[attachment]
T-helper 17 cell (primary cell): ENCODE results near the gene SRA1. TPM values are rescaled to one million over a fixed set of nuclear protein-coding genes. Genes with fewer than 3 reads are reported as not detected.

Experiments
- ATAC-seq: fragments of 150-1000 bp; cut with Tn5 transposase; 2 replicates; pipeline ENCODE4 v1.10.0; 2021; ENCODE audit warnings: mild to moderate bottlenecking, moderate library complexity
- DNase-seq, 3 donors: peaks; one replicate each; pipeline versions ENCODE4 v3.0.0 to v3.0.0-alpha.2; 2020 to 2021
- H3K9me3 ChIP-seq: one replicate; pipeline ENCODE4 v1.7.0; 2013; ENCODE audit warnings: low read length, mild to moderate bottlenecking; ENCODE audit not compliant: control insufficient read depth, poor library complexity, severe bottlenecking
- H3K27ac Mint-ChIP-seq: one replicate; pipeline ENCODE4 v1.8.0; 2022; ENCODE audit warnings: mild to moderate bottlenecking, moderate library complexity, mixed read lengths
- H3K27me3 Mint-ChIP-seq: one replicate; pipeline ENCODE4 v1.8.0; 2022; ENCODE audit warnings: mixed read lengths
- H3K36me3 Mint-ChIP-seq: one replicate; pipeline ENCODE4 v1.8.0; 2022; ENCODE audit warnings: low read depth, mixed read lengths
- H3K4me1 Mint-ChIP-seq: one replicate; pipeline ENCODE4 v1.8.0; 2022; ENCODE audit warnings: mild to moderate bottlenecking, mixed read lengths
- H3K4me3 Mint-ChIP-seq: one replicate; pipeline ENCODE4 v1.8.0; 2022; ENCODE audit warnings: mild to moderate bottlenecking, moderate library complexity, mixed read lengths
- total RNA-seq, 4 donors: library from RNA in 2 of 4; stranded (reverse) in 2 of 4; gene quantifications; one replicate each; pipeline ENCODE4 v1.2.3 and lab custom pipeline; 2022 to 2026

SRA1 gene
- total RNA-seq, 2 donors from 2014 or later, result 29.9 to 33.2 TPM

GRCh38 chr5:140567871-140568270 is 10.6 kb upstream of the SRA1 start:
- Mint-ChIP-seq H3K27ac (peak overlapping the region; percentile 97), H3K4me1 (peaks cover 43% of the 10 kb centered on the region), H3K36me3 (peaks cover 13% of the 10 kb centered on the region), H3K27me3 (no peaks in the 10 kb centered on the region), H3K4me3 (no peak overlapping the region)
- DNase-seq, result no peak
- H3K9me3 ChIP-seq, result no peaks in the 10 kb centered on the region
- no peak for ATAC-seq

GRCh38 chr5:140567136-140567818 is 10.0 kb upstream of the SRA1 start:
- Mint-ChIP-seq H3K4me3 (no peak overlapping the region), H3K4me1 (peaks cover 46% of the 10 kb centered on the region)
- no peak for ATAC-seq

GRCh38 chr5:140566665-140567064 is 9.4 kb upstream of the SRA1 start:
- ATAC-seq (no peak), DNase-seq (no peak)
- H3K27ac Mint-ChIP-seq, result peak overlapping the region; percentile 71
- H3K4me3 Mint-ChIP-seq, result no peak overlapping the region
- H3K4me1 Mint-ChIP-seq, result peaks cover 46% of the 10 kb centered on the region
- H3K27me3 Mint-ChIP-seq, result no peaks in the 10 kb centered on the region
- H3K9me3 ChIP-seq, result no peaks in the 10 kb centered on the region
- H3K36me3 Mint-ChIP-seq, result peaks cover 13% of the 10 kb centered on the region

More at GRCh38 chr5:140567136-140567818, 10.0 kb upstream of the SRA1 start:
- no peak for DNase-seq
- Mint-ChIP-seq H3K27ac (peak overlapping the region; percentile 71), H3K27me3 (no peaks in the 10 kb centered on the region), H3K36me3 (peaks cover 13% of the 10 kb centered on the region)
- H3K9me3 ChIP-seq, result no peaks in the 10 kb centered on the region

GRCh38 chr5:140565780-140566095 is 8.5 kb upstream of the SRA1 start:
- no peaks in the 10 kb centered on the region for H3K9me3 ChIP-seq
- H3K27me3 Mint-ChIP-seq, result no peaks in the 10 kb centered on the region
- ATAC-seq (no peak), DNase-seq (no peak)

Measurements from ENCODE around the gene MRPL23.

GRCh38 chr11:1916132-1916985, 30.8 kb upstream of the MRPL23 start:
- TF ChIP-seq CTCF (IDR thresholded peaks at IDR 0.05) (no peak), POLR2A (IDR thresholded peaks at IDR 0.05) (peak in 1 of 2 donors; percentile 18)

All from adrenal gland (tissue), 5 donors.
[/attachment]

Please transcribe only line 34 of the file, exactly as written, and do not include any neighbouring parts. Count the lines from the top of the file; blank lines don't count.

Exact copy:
GRCh38 chr5:140565780-140566095 is 8.5 kb upstream of the SRA1 start: